Jan 16, 2024
ISU to study effectiveness of exercise on people with mental health struggles

An Iowa State University associate professor of kinesiology wants to know more about how and why—and what type of—exercise matters in an individual’s mental health.

Jacob Meyer, the ISU associate professor, is setting out on a five-year study to study 200 adults with depression on whether resistance training is just as helpful as aerobic exercise over a 16-week trial.

mental healthHe’s additionally conducting a separate two-year study to explore how exercise can enhance the benefits of therapy.

A recent story from The Gazette detailed the studies by Iowa State’s Meyer. Below is an excerpt from The Gazette story.

“One of the big issues with mental health treatment is that there are lots of people who don’t want to do medication-based treatment, or who want to have some alternatives to medication-based treatments,” Meyer said. “So we’re really trying to figure out what are the best options for people … especially if they’re interested in a non-pharmacological approach to improve their depression.”

These inquiries are a continuation of Meyer’s yearslong look into the impact of exercise on depression — which winter months can amplify with its dark days, gray skies, arctic temperatures and heavy snow keeping people indoors for days.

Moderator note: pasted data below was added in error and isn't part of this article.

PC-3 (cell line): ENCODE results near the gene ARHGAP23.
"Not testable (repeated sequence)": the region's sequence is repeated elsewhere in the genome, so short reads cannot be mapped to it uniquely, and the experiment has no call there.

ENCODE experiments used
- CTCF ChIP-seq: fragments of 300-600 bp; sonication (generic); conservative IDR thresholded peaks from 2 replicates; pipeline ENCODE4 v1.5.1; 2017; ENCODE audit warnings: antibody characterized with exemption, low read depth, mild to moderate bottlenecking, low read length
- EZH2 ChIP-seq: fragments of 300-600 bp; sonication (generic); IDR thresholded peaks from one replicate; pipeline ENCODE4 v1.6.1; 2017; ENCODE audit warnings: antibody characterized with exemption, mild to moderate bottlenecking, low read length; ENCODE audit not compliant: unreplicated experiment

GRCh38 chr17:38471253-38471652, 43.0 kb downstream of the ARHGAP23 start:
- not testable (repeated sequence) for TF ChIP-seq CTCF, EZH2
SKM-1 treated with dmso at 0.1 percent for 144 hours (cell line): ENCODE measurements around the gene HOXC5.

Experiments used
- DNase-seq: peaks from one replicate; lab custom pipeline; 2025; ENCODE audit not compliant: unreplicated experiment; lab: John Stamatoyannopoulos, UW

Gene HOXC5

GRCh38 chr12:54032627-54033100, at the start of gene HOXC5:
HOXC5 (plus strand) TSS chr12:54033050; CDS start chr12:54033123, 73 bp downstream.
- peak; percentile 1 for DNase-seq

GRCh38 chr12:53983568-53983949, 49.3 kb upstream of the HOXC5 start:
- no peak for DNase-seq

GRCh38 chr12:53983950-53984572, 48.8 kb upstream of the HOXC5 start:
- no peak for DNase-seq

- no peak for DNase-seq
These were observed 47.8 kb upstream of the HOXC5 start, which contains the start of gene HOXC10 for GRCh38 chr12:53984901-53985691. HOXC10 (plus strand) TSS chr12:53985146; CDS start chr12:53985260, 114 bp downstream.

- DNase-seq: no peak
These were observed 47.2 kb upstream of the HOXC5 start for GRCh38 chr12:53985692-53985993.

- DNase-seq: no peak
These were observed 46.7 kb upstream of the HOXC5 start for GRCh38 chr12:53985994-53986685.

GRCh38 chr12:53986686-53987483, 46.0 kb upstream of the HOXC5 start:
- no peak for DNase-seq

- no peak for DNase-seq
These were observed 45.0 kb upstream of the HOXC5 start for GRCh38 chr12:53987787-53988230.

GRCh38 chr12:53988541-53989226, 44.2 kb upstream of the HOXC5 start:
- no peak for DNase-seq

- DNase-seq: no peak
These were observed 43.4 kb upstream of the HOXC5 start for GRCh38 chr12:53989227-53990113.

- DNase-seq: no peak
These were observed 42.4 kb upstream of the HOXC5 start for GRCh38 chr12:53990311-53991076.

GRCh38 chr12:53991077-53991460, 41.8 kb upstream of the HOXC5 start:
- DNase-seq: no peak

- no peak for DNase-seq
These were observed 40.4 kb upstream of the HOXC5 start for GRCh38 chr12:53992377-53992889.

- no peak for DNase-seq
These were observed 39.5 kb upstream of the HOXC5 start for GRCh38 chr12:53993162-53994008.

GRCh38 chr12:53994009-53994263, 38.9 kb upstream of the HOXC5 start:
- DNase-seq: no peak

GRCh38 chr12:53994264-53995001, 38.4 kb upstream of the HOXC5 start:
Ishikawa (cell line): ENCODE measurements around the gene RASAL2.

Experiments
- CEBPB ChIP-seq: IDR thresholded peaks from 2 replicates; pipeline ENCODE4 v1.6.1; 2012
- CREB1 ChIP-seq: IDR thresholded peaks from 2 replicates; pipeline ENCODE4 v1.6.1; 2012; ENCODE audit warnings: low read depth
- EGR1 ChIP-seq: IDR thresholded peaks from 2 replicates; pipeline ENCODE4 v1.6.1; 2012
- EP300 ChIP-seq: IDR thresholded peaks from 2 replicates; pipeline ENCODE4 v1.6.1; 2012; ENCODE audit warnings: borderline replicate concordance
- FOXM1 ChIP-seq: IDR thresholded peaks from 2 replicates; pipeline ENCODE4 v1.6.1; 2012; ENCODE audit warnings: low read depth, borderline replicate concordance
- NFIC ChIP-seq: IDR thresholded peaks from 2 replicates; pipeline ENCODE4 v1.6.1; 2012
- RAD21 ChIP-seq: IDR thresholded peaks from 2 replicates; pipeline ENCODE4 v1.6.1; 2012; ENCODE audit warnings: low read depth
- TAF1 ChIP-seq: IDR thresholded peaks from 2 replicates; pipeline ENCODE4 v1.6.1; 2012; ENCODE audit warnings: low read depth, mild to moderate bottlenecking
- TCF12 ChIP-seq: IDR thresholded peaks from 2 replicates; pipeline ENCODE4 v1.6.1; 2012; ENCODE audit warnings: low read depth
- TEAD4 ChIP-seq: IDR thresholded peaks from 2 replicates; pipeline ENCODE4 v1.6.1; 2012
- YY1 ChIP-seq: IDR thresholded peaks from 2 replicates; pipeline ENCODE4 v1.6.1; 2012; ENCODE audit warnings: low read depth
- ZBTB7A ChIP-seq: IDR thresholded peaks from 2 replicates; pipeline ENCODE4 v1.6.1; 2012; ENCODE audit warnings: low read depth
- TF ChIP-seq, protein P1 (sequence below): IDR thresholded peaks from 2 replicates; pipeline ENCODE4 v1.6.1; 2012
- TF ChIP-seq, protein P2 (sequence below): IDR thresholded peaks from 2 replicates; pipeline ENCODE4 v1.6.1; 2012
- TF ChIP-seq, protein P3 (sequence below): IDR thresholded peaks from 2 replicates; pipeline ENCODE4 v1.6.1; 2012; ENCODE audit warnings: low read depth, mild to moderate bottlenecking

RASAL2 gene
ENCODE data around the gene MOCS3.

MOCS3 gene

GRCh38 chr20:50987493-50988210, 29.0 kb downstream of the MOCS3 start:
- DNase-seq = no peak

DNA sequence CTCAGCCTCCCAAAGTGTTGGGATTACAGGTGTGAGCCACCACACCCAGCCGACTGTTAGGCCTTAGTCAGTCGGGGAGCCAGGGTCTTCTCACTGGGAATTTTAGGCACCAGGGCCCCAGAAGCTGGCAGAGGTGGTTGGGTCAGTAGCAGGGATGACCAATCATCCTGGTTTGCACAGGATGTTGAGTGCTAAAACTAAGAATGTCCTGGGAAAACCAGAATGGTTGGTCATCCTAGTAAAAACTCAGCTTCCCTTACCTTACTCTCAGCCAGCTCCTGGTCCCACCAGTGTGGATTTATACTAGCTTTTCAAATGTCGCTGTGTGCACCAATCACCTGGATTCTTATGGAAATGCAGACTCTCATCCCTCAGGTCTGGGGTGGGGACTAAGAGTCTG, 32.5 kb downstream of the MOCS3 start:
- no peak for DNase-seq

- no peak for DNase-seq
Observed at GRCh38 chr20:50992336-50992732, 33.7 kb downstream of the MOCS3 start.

From 2020 to 2022, Meyer and his ISU team led smaller pilot studies that produced “promising results,” finding — among other things — that 30 minutes of exercise might reduce depression symptoms for at least 75 minutes after the workout and also amplify therapy benefits.

“That led into the grant proposals for these larger projects that have since been funded,” Meyer said. “And now we’re hoping that we’re off to the races to figure it out.”

The newly funded resistance exercise study started recruitment this month in hopes of answering three key questions over the next five years:

  • Does weight training reduce symptoms of depression?
  • If so, does the reason have to do with blood flow to the brain and within the brain?
  • And is it possible to identify who would benefit most from weight training?

“There is a lot of research that suggests that people with mental health conditions have areas of the brain that are either under-activated or over-activated, and we think it’s possible there is some re-regulation of brain blood flow patterns through resistance exercise training that may mediate reductions in depression and anxiety,” Meyer said.

Each participant will be randomly assigned to a low-dose or high-dose version of resistance training — all performed in ISU’s “Wellbeing and Exercise Laboratory,” which Meyer directs. By splitting the participants into two groups, he said, researchers will be able to observe whether the benefit is coming from doing any workout at all, or whether weight lifting — specifically — is helping.

If the high-dose group is doing better, “then we’re pretty sure that there’s some specific, unique benefits to that higher resistance mode that’s resulting in the benefit.” Like, for example, the way sets and reps involved in weight lifting provide “inconsistent but patterned demands on the vascular system.”

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That type of demand differs from the consistent blood flow produced during aerobic exercise.

ISU researchers will use non-invasive tools like Doppler ultrasound to measure study participants’ brain blood flow — while also taking data on the structure and function of blood vessels in the neck that flow to the brain.

To read the full story from The Gazette, click here. 

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